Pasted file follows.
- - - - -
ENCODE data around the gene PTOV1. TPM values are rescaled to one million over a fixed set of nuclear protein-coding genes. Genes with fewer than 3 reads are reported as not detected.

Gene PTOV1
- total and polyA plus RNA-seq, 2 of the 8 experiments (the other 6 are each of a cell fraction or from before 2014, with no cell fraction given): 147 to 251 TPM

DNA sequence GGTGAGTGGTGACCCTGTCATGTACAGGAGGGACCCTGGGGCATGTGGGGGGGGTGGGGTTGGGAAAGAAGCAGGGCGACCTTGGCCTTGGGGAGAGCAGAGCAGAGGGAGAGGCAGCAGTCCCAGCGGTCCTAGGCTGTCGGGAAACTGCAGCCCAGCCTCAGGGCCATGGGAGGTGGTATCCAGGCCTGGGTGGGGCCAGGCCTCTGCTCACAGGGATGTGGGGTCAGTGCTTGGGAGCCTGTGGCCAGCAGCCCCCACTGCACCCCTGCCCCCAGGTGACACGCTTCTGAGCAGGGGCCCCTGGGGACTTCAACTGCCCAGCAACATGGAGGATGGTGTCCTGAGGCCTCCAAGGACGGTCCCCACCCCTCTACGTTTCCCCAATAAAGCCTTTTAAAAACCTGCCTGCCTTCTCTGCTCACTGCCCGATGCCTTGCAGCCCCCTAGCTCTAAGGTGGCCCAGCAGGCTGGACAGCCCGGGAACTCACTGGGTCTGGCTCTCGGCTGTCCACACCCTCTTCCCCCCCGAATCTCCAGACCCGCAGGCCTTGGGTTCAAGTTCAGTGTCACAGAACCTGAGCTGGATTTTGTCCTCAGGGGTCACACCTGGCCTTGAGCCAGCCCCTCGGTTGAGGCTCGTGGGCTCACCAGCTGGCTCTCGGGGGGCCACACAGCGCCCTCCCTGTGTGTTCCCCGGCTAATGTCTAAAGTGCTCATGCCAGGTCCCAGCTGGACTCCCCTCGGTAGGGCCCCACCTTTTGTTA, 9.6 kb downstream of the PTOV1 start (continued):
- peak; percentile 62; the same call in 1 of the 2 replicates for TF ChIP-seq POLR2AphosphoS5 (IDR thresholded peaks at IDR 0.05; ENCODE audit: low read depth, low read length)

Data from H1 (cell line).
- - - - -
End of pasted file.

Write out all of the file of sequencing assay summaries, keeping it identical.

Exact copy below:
ENCODE data around the gene PTOV1. TPM values are rescaled to one million over a fixed set of nuclear protein-coding genes. Genes with fewer than 3 reads are reported as not detected.

Gene PTOV1
- total and polyA plus RNA-seq, 2 of the 8 experiments (the other 6 are each of a cell fraction or from before 2014, with no cell fraction given): 147 to 251 TPM

DNA sequence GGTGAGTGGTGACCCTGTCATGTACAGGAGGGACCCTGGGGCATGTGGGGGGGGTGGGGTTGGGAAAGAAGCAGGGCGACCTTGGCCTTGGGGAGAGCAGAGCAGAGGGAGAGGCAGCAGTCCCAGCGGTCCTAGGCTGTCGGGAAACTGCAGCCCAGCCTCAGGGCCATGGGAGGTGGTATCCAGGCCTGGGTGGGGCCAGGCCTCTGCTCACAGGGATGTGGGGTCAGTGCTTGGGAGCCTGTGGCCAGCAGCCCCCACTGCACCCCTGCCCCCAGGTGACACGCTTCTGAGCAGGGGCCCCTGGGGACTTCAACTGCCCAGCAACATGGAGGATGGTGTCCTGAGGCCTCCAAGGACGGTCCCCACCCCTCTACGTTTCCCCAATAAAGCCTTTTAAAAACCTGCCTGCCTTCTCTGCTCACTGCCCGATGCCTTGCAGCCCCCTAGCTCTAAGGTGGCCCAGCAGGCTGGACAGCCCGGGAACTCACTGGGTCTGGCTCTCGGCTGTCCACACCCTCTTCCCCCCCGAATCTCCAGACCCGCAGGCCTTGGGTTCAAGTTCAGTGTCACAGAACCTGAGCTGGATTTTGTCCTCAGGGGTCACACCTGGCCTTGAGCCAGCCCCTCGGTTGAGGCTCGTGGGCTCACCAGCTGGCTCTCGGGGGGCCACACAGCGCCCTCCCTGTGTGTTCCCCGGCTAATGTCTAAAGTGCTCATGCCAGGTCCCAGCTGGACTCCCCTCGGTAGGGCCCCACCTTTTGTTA, 9.6 kb downstream of the PTOV1 start (continued):
- peak; percentile 62; the same call in 1 of the 2 replicates for TF ChIP-seq POLR2AphosphoS5 (IDR thresholded peaks at IDR 0.05; ENCODE audit: low read depth, low read length)

Data from H1 (cell line).